Efficient, physical 49ers show clear dominance vs. NFC West, set sights on bigger prize.
By CRAIG MORGANFS Arizona
GLENDALE, Ariz. — There was a cute little storyline making the NFL rounds the past few weeks. The much picked-upon, oft-mocked NFC West had grown a hard-hitting, defensive identity, with four teams ranked among the league’s top nine in total defense heading into the eighth week of the season.
Leave it to
49ers coach Jim Harbaugh to toss a wet blanket on that hype.
“I don’t know if that’s the perception,” Harbaugh said dispassionately when asked about the division’s new calling card. “No bold statement to make about it.”
The 49ers had no need for bold statements following Monday night’s 24-3 domination of the free-falling Arizona Cardinals at University of Phoenix Stadium. Their play said plenty. In two games against NFC West opponents Seattle and Arizona, San Francisco hasn’t allowed a touchdown and has only surrendered nine points.
So let’s be blunt here: It’s not about the NFC West for the 49ers. They are so clearly the best team in this division that it’s an insult to suggest any other club will contend for this title.
The way this defense is playing, the way Frank Gore is digging tunnels in the turf with his low running style, the way that management has finally assembled a full complement of capable receivers, and the way quarterback Alex Smith has managed the offense while playing in the same offensive system for the first time in consecutive years — it’s about so much more.
“We’re pointing to something much bigger,” 49ers linebacker NaVorro Bowman said. “We have a goal and we all think about winning a championship, but we can’t lose focus of what we have to do each and every week.”
San Francisco’s offense was remarkably balanced, efficient and physical against the Cardinals, grinding out 317 yards (113 rushing) against what was supposed to be one of the league's elite defensive units. The only time the 49ers misfired was due to their own penalties or mistakes, and the only reason the 49ers’ stats weren’t more impressive is because they dialed it back after taking a 24-0 lead early in the third quarter — after pounding Arizona for 226 yards in the first half.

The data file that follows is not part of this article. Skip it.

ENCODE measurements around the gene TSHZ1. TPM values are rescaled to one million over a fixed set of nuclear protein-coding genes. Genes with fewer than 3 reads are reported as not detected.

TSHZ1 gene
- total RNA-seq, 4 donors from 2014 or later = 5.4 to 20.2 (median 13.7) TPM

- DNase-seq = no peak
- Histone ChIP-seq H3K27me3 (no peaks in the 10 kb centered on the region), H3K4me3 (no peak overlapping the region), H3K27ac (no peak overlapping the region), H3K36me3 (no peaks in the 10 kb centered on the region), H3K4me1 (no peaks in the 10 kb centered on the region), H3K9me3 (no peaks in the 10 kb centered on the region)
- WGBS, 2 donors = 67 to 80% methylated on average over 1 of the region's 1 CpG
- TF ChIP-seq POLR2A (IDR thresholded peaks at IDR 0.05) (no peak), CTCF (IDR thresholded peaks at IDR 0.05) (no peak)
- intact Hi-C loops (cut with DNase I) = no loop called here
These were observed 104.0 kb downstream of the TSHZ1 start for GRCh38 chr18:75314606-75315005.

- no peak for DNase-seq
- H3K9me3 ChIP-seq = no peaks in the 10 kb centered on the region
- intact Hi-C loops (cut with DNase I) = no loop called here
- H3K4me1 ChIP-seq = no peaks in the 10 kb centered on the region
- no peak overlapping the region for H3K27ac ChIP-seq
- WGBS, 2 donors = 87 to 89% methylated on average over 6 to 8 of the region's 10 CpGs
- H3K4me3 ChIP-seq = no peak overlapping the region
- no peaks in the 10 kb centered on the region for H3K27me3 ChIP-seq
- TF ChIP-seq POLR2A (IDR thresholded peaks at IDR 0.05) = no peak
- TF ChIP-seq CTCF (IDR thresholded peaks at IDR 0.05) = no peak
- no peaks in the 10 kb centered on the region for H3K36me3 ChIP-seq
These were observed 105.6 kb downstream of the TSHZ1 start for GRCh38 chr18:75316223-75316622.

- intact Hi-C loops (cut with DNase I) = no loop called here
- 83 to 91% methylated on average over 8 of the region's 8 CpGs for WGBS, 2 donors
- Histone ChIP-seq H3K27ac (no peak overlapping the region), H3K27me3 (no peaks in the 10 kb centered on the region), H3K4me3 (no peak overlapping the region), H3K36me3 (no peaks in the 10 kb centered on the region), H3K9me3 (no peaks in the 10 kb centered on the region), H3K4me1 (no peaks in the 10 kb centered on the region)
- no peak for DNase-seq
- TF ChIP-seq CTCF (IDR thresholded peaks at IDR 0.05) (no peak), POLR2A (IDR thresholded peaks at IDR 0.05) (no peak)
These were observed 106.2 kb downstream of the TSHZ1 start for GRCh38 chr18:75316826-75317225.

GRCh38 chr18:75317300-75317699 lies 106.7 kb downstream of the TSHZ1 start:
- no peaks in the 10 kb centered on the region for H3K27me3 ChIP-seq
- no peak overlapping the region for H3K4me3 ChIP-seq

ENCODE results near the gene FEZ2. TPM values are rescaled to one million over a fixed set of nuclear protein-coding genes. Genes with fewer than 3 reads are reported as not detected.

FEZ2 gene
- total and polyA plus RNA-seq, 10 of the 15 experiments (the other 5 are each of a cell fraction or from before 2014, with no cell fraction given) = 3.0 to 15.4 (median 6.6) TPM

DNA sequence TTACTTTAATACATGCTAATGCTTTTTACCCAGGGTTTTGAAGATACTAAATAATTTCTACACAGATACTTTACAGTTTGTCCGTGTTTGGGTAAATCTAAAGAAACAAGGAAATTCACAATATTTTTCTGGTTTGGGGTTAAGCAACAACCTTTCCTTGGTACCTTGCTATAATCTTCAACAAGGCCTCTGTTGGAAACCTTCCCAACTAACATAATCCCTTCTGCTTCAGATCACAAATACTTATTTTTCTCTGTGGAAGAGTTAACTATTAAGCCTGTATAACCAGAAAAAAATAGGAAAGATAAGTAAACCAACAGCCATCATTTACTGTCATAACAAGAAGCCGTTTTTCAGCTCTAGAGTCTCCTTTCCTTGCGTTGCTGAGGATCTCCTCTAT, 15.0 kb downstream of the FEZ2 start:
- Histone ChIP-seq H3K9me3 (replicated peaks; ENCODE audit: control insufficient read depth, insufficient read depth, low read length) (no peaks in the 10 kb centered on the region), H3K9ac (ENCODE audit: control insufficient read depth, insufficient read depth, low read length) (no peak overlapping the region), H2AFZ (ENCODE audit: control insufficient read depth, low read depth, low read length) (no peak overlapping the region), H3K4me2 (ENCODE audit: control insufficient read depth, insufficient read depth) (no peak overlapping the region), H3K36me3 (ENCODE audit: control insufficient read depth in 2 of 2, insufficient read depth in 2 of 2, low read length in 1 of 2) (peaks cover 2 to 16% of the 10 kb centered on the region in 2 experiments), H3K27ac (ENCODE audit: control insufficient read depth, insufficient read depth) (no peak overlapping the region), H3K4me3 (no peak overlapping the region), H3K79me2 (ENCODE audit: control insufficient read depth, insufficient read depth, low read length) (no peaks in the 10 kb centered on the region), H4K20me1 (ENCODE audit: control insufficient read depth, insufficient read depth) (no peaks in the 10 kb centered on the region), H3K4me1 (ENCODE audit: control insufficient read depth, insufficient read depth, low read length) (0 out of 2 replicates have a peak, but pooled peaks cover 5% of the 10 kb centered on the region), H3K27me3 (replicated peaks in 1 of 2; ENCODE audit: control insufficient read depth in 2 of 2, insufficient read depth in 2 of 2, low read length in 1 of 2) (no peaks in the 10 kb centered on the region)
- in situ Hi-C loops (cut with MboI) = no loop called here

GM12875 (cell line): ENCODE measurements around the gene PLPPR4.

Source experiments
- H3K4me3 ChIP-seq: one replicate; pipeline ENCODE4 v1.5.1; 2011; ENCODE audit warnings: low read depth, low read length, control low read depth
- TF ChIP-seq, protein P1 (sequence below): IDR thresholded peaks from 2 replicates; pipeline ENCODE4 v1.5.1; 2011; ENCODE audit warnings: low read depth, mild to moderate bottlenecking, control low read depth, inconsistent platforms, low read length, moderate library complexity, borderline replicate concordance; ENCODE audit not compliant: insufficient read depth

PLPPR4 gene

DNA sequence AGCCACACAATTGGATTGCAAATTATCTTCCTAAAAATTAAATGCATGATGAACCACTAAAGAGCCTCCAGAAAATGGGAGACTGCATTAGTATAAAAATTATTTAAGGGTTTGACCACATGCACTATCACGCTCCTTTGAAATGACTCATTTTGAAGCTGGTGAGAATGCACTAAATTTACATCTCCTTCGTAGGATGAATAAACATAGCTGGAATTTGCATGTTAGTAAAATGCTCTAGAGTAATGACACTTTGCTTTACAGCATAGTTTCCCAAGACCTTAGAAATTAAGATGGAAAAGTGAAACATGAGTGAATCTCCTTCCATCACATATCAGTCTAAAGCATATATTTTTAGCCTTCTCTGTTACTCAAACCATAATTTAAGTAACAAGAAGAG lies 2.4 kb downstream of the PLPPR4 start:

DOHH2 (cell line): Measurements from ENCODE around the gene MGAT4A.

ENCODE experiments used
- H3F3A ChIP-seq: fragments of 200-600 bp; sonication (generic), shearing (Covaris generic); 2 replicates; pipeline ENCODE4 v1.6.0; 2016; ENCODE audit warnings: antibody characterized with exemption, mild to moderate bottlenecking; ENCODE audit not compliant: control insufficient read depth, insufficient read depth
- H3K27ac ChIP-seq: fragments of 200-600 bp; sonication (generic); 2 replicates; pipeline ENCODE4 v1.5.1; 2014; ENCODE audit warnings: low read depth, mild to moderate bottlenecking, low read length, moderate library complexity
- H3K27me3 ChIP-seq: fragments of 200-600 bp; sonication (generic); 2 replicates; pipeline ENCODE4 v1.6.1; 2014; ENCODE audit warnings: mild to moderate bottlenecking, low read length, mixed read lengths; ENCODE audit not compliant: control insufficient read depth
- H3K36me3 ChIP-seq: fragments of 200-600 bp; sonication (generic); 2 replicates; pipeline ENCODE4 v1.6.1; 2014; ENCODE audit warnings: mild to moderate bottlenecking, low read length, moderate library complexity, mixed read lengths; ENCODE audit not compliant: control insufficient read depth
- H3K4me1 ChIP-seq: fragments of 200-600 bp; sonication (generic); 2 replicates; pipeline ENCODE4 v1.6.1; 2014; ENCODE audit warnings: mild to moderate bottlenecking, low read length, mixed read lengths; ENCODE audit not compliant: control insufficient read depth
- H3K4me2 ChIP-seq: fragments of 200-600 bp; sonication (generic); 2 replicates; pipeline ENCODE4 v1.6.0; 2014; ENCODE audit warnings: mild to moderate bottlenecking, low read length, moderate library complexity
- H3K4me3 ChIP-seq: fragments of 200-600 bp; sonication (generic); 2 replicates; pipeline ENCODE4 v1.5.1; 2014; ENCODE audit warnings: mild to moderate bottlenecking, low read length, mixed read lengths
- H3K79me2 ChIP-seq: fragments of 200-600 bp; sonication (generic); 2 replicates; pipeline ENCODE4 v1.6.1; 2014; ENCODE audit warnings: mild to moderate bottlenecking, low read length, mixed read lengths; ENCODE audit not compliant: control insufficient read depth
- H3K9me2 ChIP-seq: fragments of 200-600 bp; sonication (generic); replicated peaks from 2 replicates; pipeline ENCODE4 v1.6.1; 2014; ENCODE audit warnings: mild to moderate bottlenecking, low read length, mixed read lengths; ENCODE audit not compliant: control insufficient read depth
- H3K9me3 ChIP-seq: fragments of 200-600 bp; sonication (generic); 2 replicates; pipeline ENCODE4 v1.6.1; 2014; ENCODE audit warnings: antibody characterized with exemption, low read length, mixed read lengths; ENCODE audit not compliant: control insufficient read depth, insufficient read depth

“I was kind of in a good rhythm,” Smith said. “The whole offense was.”
On the other side of the ball, the 49ers defense flat-out embarrassed the Cardinals offense. This wasn’t domination. This was two teams playing in different leagues. Arizona had one play for positive yardage in the first quarter, seven rushing yards in the game and 69 total yards at the half behind its patchwork offensive line, its backup running backs and its skill-deficient quarterback, John Skelton.
Arizona ran the ball just nine times in the game before abandoning that tactic in a vain attempt to cut into San Francisco’s ever-widening lead.
“That was a big test for us tonight, and everyone saw how it went,” Cardinals coach Ken Whisenhunt said. “We have a lot of things we need to work on and fix.”
There are still eight games remaining for San Francisco, and at least four opponents more worthy than Monday’s. There are also those who still doubt Smith’s ability to lead this club to the ultimate prize, despite a 93.9 quarterback rating, which ranked seventh in the NFL, a 66.8 completion percentage, which ranked fourth, and an average gain per pass of 7.51 yards, which ranked ninth entering Monday’s game.
All of those stats improved Monday after Smith completed a ridiculous 18 of 19 passes for 232 yards and three touchdowns, with the lone incomplete pass coming on a drop by tight end Delanie Walker.
“It certainly could have been a better ball,” Smith said. “I put it on his back shoulder, and he kind of made up for it with his great catch along the sideline.”
When reminded of a report this week that he had lost his confidence following a pair of subpar outings by the offense, Smith made light of the notion.
“It was in my closet,” he said. “I found it.”
When he was younger, Smith admits he took criticism a bit more to heart. Now?
“At this point I don’t care,” he said. “I think the guys in the locker room know what I’m about.”
That is the same approach that Harbaugh preached all week: The 49ers don’t care about outside perceptions. The second half of the season is all about building the right chemistry. It’s about internal tweaking. It’s about finding ways to cross the final hurdle that tripped them up last season in an overtime loss to the New York Giants in the NFC Championship.
San Francisco isn’t concerned with being the class of the NFC West. It’s concerned with being the class of the NFL.